Sitting behind one of the best quarterbacks in football is a lot like stalking prey: You bide your time and prepare as best you can, because you never know when the chance might come
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GREEN BAY, Wis. — Brett Hundley has yet to bag a deer in his short hunting career. He’s been bow-hunting just twice, once earlier this winter and now today, in the stand affixed 20 feet up in a tree in teammate Jeff Janis’s backyard. Janis, an avid hunter, keeps an eye on a monitor in his home that’s wirelessly connected to a camera surveying the area immediately in front of the stand. Just before Hundley arrived on Tuesday afternoon, Janis observed an eight-point buck standing smack in the middle of the clearing. “If we had showed up sooner,” Hundley says, “we could be done by now.”
There’s a metaphor to be drawn here between the life of the backup quarterback in the shadow of Aaron Rodgers and the patience it takes to sit in a tree with light snow accumulating on your lap while waiting for a deer that may never come. But in reality these are entirely disparate experiences. Life in the tree is monotonous in a way that is oddly romantic. Rabbits and small birds and squirrels snack on the feed scattered through the clearing to attract deer, and you giggle morbidly at the thought of sending a Spartan Black Eagle arrow through a rabbit’s furry little chest, but mostly you just appreciate the creature’s great fortune at having discovered a free meal in early December. You browse Twitter, then Snapchat. You read articles on your phone in silence until the device gets so cold it shuts down unceremoniously. And then you just watch, and wait.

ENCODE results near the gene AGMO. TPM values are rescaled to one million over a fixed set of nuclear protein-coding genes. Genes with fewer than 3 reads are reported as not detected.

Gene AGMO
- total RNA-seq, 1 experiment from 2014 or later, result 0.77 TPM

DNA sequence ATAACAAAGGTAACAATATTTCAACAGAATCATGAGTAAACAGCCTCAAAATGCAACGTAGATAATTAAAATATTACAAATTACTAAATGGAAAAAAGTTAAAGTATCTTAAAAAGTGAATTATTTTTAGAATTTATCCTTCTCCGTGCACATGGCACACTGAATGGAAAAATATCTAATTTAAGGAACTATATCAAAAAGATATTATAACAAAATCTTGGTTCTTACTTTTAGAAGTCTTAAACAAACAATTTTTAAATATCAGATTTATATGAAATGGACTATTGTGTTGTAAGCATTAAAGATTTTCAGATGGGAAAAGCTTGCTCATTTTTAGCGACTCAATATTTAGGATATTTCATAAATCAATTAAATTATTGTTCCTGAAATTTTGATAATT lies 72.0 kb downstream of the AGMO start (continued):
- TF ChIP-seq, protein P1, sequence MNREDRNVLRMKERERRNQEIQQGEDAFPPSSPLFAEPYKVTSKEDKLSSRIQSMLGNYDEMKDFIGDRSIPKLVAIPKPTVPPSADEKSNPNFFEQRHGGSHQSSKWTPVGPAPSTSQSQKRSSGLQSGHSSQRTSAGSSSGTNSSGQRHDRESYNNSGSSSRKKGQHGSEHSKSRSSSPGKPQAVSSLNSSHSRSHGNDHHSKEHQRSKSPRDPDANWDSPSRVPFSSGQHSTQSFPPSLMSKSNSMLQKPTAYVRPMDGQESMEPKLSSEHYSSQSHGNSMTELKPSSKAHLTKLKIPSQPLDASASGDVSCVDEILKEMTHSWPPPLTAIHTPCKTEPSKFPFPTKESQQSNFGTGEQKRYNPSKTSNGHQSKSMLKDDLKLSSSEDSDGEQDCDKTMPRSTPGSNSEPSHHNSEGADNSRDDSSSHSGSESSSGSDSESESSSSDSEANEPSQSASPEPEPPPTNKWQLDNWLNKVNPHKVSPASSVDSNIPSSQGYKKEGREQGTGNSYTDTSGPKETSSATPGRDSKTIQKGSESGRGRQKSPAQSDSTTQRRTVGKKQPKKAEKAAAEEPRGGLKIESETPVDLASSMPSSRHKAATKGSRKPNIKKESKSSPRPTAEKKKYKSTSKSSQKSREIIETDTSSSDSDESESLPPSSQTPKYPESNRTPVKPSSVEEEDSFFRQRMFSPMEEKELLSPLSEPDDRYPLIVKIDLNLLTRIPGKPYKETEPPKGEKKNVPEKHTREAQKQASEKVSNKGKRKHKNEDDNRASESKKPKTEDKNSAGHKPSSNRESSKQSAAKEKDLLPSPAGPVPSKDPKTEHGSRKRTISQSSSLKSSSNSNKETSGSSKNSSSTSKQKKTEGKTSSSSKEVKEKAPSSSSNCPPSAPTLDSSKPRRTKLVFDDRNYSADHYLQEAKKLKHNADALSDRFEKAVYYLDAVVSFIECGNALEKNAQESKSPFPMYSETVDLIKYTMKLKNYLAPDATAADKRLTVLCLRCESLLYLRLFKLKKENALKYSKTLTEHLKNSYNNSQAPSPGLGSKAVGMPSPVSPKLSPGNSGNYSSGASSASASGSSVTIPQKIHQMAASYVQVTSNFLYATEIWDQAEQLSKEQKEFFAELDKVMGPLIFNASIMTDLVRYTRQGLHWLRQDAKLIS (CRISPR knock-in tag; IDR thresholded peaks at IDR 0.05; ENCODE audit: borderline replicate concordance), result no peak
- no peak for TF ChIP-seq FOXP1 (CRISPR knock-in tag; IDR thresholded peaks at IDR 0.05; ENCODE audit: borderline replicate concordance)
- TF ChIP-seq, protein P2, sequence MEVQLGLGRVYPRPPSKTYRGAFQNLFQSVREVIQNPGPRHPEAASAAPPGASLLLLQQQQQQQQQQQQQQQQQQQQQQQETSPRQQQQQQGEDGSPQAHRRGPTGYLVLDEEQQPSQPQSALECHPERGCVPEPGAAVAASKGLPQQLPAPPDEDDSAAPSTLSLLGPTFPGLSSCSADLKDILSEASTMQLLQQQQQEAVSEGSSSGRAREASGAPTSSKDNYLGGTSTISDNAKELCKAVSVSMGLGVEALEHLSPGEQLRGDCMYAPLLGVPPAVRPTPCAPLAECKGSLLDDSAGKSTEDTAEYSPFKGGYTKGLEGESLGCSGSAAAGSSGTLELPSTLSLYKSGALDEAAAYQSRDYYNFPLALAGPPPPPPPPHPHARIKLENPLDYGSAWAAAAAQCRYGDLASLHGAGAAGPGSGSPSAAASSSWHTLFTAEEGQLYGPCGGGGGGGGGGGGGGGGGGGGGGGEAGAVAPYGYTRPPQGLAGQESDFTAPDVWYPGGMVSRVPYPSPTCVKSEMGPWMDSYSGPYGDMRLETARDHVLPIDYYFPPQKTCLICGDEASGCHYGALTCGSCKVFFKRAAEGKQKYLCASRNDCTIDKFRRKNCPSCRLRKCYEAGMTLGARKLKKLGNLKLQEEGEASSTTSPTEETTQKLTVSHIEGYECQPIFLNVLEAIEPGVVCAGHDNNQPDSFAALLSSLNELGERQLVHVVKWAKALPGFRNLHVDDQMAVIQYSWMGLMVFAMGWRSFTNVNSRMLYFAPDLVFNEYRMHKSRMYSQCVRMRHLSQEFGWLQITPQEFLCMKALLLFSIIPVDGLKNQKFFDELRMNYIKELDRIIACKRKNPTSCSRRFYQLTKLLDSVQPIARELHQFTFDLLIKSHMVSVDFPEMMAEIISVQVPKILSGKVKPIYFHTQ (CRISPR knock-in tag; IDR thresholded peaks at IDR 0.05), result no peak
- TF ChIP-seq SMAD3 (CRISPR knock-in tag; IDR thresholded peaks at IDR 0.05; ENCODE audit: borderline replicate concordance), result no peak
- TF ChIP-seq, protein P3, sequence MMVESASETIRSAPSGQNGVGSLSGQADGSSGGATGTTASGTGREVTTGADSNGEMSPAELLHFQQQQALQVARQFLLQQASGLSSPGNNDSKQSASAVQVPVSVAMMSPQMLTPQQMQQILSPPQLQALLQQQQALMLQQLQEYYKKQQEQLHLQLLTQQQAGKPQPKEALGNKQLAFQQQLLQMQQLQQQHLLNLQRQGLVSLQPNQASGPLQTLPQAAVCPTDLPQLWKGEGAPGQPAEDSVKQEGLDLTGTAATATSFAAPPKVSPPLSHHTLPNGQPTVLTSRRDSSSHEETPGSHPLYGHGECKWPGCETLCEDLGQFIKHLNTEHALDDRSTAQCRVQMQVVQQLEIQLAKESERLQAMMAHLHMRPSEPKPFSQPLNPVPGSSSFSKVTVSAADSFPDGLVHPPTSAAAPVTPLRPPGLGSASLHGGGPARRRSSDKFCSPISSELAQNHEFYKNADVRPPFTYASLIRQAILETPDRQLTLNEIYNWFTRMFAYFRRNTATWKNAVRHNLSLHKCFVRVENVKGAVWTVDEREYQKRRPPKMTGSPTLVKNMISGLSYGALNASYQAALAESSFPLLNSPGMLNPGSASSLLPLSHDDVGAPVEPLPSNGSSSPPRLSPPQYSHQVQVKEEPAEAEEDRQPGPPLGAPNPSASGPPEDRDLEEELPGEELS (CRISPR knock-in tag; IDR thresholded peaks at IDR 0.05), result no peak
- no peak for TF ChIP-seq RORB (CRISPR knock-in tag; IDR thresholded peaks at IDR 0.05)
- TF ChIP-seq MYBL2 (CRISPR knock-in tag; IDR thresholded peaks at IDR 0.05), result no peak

Life as a backup to one of the greatest quarterbacks walking is not a mindless waiting game; it’s a mental race. Aaron Rodgers will fall. This is a certainty—in the NFL, time is undefeated. Until then, the 2015 fifth-rounder will prepare as best he can as though he is the starter. Because there are few first-team reps for backup quarterbacks in the new-CBA era, that means downloading game plans to the hard drive without ever actually running the program. Hundley will observe and catalog Rodgers’ demeanor in critical situations and marvel at how the man never overstudies but always seems prepared; how he never overreacts, despite the waves of criticism that come and go with each sub-MVP performance.
“There’s a calm and collected sense about him,” Hundley says of Rodgers. (We discuss this over coffee later on Tuesday, because there’s no talking in the tree stand.) “I feel like sometimes people get too stressed and bogged down with responsibility on the field, and that’s why you start not playing as well. As long as you’re having fun and enjoying the opportunity that comes with being out here, you can get your mind off of football for a second and experience the highlights of this job we get to do.”
That’s why Hundley likes coming out here, to the woods in Janis’s backyard, because you can’t do this in Chandler, Ariz., where he went to high school, or Los Angeles, where he attended UCLA. Hundley says that when he’s older he’d like to know that he took every opportunity to discover, and never got bogged down by things out of his control. He’s been cliff jumping in Malibu and now deer hunting in the frozen tundra, because when in Rome.
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Hundley was drafted by Green Bay not to compete with Rodgers, who is 33, but to serve as an insurance policy or a trade chip, whichever comes first. In 2014 he was a preseason Heisman favorite, but the Bruins did not improve on their 10-3 record from the previous year and Hundley drew knocks from draft pundits as a less-than-cerebral quarterback prone to miss reads and take sacks. The former blue-chip high school recruit was chosen 147th overall in 2015, a number burned in his memory. “I’ll never forget how many teams passed up on me,” he says.
When the Packers and coach Mike McCarthy called on draft day, the first person Hundley thought of was Rodgers. “Just knowing immediately that I was not going to start or compete to start but that I was going to learn—that was fascinating and humbling. I take it as an opportunity to grow into who I want to be as a quarterback in the NFL.”